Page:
• I write extremely simple code on a non-cloud server that is used by demolition companies. Most of the time we release without even a minor bug, despite not having any unit tests. Plus I'm in a non-US country while the other half of my colleagues are in the USA, and I have absolutely no problems communicating with them. We also use Eclipse with PHP and Perl and trade USB drives for our source control.





  • I work for Breitbart and sell homeopathic remedies on the side.



  • I lobotomise students until they have forgotten most of the words and grammar they know. Then I tell them deliberately-wrong pronunciations to confuse them about their remaining vocabulary. I then finish by paying them.



  • @ScholRLEA said in You now do the opposite of your job. What do you do now?:

    I accomplish something useful and meaningful, and feel good about myself while I'm doing it.

    I should note that this applies to the times I was actually working as much or even more than now (when I've been out of work for two years.) Seriously, are there any jobs in this field that actually, y'know, help the companies paying for them, or their customers, or society as a whole, rather than making things worse? I know I've said it before, but I'm not kidding when I say that for every single commercial IT project I've worked on in the past twenty years, the answer to the question "how should we perform this project?" should have been, "Don't, it's a terrible idea - fire the moron who came up with it and destroy all record of it ever being mentioned."


  • Winner of the 2016 Presidential Election

    @ScholRLEA said in You now do the opposite of your job. What do you do now?:

    @ScholRLEA said in You now do the opposite of your job. What do you do now?:

    I accomplish something useful and meaningful, and feel good about myself while I'm doing it.

    I should note that this applies to the times I was actually working as much or even more than now (when I've been out of work for two years.) Seriously, are there any jobs in this field that actually, y'know, help the companies paying for them, or their customers, or society as a whole, rather than making things worse? I know I've said it before, but I'm not kidding when I say that for every single commercial IT project I've worked on in the past twenty years, the answer to the question "how should we perform this project?" should have been, "Don't, it's a terrible idea - fire the moron who came up with it and destroy all record of it ever being mentioned."

    Dude you are working the wrong jobs...


  • sockdevs

    I test software that allows parking spaces to pre-book people to park in them.



  • @pydsigner said in You now do the opposite of your job. What do you do now?:

    @ScholRLEA said in You now do the opposite of your job. What do you do now?:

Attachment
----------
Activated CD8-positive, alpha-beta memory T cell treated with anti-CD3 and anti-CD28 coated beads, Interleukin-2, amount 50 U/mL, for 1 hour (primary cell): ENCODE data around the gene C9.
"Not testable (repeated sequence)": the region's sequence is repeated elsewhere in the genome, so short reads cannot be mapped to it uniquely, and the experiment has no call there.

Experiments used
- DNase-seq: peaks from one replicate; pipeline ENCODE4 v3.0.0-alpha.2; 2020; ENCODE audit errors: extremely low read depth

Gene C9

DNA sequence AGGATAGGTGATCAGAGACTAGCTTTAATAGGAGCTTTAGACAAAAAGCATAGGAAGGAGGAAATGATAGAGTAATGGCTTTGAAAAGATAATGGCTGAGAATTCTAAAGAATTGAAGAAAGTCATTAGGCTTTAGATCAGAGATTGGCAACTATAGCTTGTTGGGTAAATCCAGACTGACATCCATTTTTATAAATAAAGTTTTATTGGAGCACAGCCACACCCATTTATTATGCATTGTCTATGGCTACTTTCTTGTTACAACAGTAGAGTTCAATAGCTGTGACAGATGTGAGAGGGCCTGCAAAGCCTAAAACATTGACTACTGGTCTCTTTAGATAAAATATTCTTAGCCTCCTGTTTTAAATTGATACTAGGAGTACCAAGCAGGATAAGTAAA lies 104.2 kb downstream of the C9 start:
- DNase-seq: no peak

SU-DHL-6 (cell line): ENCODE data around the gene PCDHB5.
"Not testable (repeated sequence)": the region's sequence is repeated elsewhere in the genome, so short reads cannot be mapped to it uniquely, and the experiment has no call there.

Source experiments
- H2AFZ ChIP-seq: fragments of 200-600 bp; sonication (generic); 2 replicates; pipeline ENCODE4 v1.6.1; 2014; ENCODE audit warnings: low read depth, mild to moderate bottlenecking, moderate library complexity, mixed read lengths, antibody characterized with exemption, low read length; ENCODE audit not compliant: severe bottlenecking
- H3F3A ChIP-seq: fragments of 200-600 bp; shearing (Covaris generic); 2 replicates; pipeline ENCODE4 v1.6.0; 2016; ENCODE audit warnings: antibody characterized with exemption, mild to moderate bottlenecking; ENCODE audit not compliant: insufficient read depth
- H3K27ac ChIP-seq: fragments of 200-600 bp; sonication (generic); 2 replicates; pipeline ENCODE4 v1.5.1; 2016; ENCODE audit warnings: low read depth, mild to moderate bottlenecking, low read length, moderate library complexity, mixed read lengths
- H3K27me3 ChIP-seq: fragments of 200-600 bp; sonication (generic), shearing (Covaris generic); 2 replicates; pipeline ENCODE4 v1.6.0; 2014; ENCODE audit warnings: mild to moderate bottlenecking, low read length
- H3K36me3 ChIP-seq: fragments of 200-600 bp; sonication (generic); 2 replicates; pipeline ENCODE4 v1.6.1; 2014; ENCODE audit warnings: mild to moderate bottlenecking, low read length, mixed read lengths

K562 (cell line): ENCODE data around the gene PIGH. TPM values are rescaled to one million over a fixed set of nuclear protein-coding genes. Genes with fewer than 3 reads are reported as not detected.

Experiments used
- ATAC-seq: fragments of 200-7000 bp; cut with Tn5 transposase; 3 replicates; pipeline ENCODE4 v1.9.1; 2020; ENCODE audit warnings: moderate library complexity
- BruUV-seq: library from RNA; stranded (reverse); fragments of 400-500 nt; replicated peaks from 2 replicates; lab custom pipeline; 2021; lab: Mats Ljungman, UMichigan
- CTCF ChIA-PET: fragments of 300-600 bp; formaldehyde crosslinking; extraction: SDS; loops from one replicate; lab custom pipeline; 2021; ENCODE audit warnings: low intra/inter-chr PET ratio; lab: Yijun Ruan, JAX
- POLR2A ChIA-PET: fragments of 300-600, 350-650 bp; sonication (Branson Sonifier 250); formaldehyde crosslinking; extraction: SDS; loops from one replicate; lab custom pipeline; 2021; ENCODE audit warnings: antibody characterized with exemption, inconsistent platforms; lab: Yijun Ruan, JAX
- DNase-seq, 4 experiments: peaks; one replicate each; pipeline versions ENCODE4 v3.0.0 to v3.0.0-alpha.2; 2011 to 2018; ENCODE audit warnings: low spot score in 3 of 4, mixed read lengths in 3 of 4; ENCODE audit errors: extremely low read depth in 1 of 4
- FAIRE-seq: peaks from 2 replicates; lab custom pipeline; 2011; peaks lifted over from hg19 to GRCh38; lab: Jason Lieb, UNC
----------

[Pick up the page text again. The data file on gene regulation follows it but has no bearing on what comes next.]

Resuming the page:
@ScholRLEA said in You now do the opposite of your job. What do you do now?:

    I accomplish something useful and meaningful, and feel good about myself while I'm doing it.

    I should note that this applies to the times I was actually working as much or even more than now (when I've been out of work for two years.) Seriously, are there any jobs in this field that actually, y'know, help the companies paying for them, or their customers, or society as a whole, rather than making things worse? I know I've said it before, but I'm not kidding when I say that for every single commercial IT project I've worked on in the past twenty years, the answer to the question "how should we perform this project?" should have been, "Don't, it's a terrible idea - fire the moron who came up with it and destroy all record of it ever being mentioned."

    Dude you are working the wrong jobs...

    Tell me about it. I seem to keep finding jobs that are wrong, not just for me, but for anybody.


  • Winner of the 2016 Presidential Election

    I work at Valve on the top-secret HL3 project. I come in to work every day at 6am and leave at 2pm. My colleagues all know more about the Java codebase we're working on, but because I have more experience on my resumé they all have to listen to me, even though I'm constantly ranting about switching to Python. Our team of 4 has no dependencies to worry about, and deliver progress reports whenever we feel like it, which is less and less frequent. I tell my boss every day how happy I am to have left a much larger, high-stress team where I didn't fit in or get along with others.


  • Winner of the 2016 Presidential Election

    BTW, should this maybe be in the Lounge?



  • @pydsigner HL3 is written in Java?



  • I read code and produce requirements which are clear and unchanging, without any internal contradictions.


  • Grade A Premium Asshole

    @cark So, the opposite of your job is to be one of the website devs I work with?



  • I merge different versions of APIs with slightly different feature sets consumed by different systems into a single API.



  • @pydsigner said in You now do the opposite of your job. What do you do now?: